Can you help? Could you do a piece on the hotel that was across the lake years ago? It was a spa sort of affair, largish building which stood on the whole site where the Hacienda was....all the way to Shrewbridge Road junction.

   I'm  a newcomer - only lived here 25 years. I'd love to see a photo of it.


Su Beech, Baddington, Nantwich        12/2008



I think Su could be correct about being twinned with Brigadoon. Baddington isn't listed on any map I have and so perhaps it does only appear every so often. But more about the hotel she asks about can be found on Old Nantwich Pictures No 8 on this website.        

Snow Hill houses


I REMEMBER Carringtons and the Zan (see this page), but I am wondering if Andrew (Lamberton) or Paul (Simpson) have any old photos of the houses on Snow Hill. Numbers 2, 4 and 6 had gardens (I lived at No.4 ) and the rest of the houses were terraced.


Cecilia (and Malcolm) Tomlinson, Qualicum Beach, Vancouver Island, Canada.                                                                                          10/2008




Andrew has come to the rescue with an aerial picture of Snow Hill (right), taken from the Appendix in "Lost Buildings Around Nantwich" - which shows additional pictures from Nantwich itself.

   You can't make out the details? See this page.


Both my homes have fallen to the 'dozers

Hi, Just came across your site and saw Dave Sealey mentioning me and Strife. Hello Dave; good man.

   My very best wishes to you and to all my friends from Nantwich, wherever you may be (personally I'm in Ireland). And, yes, the Hacienda is gone. I guess the new plans went in before the property boom collapsed.

    Both of my old Nantwich homes have fallen to the 'dozers; first, the Golf House, that went during the late Sixties (I think) and now the Hacienda. It was a great place to grow up in but all things must pass. (One of my favourite poems is Shelley's Ozymandius - read it and you'll get the picture).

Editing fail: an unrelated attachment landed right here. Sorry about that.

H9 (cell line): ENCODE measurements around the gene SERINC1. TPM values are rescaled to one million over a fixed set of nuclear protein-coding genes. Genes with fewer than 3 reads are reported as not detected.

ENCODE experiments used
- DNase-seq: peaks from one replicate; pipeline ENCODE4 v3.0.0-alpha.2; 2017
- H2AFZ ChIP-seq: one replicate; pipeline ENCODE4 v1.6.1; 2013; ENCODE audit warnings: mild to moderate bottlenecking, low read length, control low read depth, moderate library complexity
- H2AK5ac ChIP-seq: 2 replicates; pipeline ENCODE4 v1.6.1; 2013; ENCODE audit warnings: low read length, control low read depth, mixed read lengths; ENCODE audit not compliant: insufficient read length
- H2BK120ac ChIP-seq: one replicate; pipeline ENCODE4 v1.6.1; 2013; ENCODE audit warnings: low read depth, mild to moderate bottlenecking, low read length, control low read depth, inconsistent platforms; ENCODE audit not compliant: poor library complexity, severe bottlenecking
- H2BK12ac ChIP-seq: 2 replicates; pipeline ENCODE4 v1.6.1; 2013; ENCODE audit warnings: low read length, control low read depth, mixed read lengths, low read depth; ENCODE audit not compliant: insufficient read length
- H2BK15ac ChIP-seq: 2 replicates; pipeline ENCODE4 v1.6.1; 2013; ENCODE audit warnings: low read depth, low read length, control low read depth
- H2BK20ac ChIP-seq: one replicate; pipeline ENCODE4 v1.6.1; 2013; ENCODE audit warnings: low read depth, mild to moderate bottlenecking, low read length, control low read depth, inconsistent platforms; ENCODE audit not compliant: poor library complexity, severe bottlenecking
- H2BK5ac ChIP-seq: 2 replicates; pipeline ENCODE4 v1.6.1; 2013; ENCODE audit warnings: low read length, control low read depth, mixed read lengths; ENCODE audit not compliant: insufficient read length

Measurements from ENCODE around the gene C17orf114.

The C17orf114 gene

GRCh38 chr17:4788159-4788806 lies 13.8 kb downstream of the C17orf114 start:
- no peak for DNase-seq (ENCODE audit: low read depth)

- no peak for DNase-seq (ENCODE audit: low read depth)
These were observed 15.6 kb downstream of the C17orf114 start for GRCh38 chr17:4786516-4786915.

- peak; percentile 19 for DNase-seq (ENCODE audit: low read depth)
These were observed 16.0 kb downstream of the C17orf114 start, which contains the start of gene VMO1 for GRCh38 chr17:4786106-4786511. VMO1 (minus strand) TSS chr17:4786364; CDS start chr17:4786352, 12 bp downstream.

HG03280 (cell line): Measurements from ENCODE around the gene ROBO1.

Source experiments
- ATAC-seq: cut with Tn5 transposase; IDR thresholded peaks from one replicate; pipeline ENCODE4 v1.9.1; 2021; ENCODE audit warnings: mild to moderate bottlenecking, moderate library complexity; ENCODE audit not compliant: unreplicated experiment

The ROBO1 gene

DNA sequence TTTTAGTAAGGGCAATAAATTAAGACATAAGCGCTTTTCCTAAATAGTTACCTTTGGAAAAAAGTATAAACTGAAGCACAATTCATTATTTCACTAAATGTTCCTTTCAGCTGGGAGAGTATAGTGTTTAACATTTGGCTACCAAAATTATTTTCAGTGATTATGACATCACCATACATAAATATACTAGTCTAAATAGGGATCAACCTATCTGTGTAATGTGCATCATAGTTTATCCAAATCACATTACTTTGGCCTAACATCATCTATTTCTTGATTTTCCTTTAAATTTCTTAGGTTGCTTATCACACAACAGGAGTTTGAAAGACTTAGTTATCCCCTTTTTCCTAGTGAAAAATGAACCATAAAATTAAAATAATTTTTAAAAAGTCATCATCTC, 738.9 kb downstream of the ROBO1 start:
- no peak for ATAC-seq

Yes, Strife did annoy the neighbours. I still have some hearing damage myself! My Dad was a great defender of the band: One time a neighbour rang up to complain about the noise; my Dad said, "You're lucky. I have to live with it!" He never asked us to quit.
   I remember him working out that the Government could afford to pay everyone who lived in the country a basic living, 'universal benefit', so that there would be no




stigma and no real poverty; less anxiety. Then, everyone would be encouraged to continue to work and pay taxes to make the whole thing work. He said he was inspired to figure it out by the idea behind "the Beam Heath", Dabber's money. Only last week, someone told me that a couple of economists had come up with a similar "universal benefit" idea in the 1980s and had shown it could work!
   By the way, I checked out the Hacienda page. The house was built in 1961. We moved there in 1962, from across the fields at the Golf House. My Mother is a wonderful woman called May and my father was Walter Ellson, the corn merchant, but the main family business was as pet requisite manufacturers, wholesalers and retailers.

   I can give you more info on the house - or, rather, my Mother should be an even better source!
Paul Ellson, Ireland                                                                                    


Nice to hear from you, Paul. It would be great to have some of your mother's recollections.     Also, read the item below.

Shame about The Hacienda

THE Letter from Nantwich about The Hacienda really brought back some memories.

   I went to school with Paul Ellson and consequently spent some time at The Hacienda. I have vivid memories of the numerous practice sessions of Paulís group, eventually known as Strife, taking place in the upstairs room with the balcony. They must have driven the neighbours batty. They later released a great LP and I remember watching them perform at what used to be Blutoís.

   Great memories. Shame The Hacienda has been demolished, but I suppose




they need to build more houses like the ones on the old football field. We visited Jackson Avenue during our recent trip, and we were not impressed with the "houses" they are building.

   I took the wife from Willaston round the "new" ring roads through Welshman's Lane to Malbank. When we stopped by the new road she had no idea where we were. The new football ground looks good by the way. Pity about the pitch though!

Dave Sealey, Johannesburg                                                                       08/2008